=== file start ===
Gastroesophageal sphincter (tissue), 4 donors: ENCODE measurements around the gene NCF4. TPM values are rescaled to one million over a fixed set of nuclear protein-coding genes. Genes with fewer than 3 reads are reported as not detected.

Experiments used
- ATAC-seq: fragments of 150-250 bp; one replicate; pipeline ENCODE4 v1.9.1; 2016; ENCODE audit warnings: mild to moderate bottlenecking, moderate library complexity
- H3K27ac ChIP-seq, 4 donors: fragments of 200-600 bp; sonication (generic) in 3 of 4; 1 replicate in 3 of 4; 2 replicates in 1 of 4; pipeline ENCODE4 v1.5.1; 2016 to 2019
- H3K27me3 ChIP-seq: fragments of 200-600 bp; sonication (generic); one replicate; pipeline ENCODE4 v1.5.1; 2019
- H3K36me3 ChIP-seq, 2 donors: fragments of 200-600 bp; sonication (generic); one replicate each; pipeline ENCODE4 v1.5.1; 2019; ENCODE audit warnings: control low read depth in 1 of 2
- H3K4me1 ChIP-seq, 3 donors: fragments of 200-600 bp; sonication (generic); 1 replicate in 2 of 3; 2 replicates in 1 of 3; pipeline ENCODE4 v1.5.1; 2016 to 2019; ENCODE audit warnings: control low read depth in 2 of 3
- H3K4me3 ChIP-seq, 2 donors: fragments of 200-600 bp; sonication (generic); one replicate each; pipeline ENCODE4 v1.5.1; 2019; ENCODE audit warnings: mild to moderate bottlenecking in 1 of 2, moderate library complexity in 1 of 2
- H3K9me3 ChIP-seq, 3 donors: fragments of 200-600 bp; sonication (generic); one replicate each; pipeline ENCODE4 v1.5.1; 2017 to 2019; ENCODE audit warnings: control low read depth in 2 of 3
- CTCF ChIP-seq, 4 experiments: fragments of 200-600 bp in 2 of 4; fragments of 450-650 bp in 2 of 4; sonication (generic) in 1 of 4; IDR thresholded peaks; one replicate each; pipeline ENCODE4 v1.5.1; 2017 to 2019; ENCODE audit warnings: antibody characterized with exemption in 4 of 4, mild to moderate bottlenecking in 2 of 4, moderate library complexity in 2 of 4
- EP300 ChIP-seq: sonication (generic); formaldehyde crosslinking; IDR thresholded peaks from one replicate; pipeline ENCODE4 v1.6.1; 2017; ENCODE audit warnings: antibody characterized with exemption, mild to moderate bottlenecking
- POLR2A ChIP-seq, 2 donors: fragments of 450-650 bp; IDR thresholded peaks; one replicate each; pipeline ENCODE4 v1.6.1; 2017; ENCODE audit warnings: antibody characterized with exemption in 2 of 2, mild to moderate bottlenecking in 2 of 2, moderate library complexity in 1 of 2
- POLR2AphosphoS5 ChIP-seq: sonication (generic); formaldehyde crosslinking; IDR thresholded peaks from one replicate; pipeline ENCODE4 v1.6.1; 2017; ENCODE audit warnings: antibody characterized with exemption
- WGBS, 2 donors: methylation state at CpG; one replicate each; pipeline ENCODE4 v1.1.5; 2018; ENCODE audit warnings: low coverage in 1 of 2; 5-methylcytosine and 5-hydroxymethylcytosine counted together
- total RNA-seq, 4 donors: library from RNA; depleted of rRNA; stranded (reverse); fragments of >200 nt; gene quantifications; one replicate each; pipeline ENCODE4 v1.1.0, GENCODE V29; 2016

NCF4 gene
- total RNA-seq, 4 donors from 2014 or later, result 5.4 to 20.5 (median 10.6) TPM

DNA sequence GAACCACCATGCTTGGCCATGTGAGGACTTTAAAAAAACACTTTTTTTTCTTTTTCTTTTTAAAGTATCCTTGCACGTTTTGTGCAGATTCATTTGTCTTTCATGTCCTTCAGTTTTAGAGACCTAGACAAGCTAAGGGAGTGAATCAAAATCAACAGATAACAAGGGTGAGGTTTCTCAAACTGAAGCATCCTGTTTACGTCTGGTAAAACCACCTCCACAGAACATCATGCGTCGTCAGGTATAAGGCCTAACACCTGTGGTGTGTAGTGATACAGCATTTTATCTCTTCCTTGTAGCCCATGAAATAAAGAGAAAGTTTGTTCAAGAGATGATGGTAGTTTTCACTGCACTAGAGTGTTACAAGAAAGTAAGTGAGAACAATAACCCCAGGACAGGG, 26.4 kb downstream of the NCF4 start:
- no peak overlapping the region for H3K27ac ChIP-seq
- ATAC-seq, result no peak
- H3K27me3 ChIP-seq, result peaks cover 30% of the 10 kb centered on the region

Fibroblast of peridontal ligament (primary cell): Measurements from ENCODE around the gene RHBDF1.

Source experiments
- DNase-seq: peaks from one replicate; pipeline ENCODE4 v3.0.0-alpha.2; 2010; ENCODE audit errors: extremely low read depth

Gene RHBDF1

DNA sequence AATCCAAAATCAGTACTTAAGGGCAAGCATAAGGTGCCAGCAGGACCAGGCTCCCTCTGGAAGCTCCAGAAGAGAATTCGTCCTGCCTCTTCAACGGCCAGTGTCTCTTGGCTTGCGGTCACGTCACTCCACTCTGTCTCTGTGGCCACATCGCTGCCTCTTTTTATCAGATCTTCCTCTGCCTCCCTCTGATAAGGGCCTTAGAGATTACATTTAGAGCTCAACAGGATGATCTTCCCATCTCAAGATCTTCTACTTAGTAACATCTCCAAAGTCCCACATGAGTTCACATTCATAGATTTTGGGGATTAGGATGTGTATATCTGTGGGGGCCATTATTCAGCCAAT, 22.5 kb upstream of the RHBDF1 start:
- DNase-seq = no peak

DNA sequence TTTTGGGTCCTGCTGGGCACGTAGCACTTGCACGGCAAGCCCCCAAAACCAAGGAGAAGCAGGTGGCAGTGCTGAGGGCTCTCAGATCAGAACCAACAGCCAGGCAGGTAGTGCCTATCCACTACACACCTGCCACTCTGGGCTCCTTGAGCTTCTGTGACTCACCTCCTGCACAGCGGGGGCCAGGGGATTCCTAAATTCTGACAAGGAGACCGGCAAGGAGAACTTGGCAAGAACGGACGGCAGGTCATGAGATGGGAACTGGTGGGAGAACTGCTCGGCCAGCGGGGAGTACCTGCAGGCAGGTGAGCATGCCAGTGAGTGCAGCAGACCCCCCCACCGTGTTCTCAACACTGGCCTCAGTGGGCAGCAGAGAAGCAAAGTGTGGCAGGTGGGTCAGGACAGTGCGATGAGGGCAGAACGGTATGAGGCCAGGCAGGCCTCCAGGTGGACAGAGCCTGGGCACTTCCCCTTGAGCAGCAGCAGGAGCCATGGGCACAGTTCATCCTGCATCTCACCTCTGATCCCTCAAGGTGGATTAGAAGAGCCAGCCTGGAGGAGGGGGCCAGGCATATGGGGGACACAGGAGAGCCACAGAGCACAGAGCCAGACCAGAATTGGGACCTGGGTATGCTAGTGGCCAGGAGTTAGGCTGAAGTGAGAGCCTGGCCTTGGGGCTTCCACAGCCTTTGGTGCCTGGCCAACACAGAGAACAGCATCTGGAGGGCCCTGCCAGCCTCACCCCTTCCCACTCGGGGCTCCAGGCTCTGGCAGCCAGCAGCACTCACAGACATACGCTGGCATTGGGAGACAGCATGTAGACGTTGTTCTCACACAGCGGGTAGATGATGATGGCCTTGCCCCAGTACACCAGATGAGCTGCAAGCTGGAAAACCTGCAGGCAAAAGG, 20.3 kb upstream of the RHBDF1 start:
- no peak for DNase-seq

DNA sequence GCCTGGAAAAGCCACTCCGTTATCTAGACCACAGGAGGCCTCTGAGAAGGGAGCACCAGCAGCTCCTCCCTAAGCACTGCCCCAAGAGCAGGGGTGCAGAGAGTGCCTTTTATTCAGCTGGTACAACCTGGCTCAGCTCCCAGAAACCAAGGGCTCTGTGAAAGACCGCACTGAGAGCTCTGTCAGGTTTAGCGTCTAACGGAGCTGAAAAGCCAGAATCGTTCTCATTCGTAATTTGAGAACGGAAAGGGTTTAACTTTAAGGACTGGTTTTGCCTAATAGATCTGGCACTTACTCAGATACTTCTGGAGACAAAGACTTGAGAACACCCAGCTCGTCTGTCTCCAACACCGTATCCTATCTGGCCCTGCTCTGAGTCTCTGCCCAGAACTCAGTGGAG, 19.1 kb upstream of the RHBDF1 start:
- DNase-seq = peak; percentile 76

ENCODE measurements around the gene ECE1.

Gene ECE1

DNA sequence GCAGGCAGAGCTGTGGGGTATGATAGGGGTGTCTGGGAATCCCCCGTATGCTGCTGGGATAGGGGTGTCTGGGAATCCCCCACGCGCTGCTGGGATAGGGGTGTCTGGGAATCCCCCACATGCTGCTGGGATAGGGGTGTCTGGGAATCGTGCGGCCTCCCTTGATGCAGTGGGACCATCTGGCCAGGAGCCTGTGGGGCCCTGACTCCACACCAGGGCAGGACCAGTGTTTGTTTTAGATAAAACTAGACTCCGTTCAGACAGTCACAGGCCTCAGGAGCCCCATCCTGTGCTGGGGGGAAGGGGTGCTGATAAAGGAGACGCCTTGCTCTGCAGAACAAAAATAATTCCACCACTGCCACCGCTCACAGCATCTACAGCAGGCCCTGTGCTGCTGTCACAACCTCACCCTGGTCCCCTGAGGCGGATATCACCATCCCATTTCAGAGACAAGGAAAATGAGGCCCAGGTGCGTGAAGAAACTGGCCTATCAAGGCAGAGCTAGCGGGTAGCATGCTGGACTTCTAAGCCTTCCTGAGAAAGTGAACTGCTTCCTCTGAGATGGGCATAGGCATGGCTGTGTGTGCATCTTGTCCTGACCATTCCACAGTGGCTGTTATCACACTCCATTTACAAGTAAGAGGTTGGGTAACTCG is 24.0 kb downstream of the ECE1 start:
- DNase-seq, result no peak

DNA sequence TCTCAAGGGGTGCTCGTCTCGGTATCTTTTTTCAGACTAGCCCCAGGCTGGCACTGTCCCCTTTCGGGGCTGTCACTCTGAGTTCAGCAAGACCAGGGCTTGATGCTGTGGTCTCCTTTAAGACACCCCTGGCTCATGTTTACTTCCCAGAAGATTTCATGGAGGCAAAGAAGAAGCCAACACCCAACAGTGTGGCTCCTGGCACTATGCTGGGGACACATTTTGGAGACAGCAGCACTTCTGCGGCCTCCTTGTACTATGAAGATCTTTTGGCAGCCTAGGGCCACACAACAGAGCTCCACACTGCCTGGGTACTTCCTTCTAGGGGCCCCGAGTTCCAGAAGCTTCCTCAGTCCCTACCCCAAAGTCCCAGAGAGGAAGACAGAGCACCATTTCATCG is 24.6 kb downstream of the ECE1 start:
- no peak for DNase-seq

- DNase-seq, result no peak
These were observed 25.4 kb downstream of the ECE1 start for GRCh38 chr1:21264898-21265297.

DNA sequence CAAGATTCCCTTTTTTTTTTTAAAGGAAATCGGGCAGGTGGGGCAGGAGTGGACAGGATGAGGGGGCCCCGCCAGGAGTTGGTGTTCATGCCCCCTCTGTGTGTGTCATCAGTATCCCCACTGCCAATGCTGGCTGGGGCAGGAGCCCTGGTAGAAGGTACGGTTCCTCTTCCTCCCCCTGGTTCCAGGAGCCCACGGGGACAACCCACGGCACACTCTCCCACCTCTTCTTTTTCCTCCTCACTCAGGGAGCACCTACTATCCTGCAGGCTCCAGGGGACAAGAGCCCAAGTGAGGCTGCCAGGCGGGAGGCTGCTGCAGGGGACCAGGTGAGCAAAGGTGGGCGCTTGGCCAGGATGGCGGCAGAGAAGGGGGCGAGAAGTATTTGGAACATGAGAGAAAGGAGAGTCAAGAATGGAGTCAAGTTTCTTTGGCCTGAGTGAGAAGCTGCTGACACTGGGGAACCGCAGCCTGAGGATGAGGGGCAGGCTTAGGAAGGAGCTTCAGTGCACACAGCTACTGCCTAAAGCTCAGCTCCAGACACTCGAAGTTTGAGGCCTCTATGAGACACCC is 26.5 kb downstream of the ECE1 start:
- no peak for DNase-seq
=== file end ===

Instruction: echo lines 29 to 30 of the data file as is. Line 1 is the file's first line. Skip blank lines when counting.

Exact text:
- no peak for DNase-seq

DNA sequence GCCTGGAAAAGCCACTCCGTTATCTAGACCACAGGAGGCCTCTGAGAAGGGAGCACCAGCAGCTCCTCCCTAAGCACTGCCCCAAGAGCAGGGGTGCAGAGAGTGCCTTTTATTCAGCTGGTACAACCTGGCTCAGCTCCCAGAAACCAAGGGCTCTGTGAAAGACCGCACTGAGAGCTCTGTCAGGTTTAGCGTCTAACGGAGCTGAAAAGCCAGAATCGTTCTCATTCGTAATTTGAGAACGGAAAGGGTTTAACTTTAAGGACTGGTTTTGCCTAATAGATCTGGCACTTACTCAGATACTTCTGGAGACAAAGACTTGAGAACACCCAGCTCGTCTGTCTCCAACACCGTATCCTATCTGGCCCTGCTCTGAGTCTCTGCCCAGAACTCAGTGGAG, 19.1 kb upstream of the RHBDF1 start: